There is also constant reminder that Huawei’s 74-year-old founder Ren Zhengfei was a former engineer in China’s army and joined the Communist Party in 1978, before setting up Huawei in 1987.

In the past one year, the international environment looked hostile and global picture looked grim for Huawei, when New Zealand, Australia and Japan followed the US to block Huawei in 5G involvement in their countries, while European nations led by Britain and Germany placed Huawei under scrutiny.

It looked like this global leader in the fifth generation wireless techno­logy, which has operations in 170 countries, was to lose many potential customers in this non-stop anti-Huawei campaign.

The Chinese tech giant has vehemently denied all accusations by the US, saying these allegations are baseless and not proven. The Chinese government has also denied these claims.

Still popular: Attendees excited by the new Huawei Mate X foldable 5G smartphone revealed at the recent Mobile World Congress in Barcelona. — AP

Still popular: Attendees excited by the new Huawei Mate X foldable 5G smartphone revealed at the recent Mobile World Congress in Barcelona. — AP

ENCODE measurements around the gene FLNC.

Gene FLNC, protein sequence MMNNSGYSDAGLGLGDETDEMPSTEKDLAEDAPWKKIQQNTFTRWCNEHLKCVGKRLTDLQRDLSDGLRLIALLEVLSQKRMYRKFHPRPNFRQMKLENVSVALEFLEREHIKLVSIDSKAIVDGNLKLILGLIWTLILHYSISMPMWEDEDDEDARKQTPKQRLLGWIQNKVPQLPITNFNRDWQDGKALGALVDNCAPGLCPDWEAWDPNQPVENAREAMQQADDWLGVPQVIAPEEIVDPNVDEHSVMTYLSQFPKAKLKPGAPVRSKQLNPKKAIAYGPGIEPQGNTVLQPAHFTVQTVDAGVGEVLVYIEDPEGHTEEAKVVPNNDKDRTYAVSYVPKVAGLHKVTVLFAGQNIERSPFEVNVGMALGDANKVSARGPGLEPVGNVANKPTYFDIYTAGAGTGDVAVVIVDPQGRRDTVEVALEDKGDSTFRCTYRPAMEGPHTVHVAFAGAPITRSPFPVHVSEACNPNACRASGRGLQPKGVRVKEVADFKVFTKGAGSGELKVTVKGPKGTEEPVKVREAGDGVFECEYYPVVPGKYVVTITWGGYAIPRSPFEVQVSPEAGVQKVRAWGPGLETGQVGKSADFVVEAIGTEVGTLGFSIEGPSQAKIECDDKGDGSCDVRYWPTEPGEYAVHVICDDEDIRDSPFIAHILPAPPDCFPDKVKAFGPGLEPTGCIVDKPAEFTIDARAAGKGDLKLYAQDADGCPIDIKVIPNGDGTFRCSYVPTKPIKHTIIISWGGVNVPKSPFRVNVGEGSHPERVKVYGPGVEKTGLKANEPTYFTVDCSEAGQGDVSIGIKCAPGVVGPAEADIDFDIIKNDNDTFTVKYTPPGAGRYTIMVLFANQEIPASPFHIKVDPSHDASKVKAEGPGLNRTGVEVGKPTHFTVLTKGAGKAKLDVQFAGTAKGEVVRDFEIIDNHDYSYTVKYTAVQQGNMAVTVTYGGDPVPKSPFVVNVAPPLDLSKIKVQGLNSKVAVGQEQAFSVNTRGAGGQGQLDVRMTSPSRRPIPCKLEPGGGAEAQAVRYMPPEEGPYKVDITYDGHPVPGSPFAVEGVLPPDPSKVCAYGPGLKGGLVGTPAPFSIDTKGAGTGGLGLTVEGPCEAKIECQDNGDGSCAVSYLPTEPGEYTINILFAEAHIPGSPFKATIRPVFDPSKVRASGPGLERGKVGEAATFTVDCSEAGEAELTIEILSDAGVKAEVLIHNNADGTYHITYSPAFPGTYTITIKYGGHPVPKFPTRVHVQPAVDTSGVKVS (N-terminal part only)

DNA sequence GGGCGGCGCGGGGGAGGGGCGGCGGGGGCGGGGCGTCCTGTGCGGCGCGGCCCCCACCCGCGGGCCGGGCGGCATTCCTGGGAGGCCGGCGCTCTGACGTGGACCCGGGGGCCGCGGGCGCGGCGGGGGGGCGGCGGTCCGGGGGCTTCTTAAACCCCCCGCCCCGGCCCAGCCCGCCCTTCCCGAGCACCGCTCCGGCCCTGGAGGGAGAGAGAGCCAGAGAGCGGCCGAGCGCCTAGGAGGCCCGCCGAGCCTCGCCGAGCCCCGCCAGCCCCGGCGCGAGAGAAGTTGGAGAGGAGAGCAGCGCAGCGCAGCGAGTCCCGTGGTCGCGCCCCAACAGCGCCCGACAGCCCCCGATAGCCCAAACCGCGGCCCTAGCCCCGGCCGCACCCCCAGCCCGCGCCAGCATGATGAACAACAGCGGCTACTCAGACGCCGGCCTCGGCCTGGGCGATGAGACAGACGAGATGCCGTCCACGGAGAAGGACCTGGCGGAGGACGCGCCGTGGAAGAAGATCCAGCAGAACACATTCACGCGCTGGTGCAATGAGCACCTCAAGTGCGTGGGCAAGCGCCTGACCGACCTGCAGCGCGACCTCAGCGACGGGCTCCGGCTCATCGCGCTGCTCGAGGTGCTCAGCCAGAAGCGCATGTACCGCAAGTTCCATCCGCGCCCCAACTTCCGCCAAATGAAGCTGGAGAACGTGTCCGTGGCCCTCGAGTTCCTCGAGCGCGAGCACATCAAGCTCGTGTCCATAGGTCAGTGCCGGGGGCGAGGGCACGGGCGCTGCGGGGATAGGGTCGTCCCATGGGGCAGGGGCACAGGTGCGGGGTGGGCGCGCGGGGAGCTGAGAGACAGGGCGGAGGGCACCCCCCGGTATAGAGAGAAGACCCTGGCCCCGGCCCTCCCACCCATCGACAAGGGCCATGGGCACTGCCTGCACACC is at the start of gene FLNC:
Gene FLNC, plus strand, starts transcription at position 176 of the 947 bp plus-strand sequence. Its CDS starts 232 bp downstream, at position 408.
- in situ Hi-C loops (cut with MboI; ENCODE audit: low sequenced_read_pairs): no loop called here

Public relations offensive

When taking a soft approach in response to US assault did not help to restore its international reputation, Huawei decided to go on an aggressive PR offensive recently.

Huawei’s top guns began to grant interviews to foreign media to address concerns and talk about the group’s technology edge.

In a recent interview with BBC, the founder of Huawei declared in Mandarin: “There’s no way the US can crush us. The world cannot leave us because we are more advanced. Even if they persuade more countries not to use us temporarily, we can always scale things down a bit.”

Indeed, Huawei has already built up such a strong lead in 5G techno­logy that it is practically irreplaceable, say analysts.

Huawei claims that its 5G techno­logy is at least one year ahead of its rivals, and many in the tech world agree.

The most successful private company in China is an important part of Beijing’s efforts to advance superfast 5G wireless networks.

Although under Chinese law, firms had to “co-operate with and collaborate in national intelligence work”, the serious-looking Ren told BBC that allowing spying was a risk he wouldn’t take.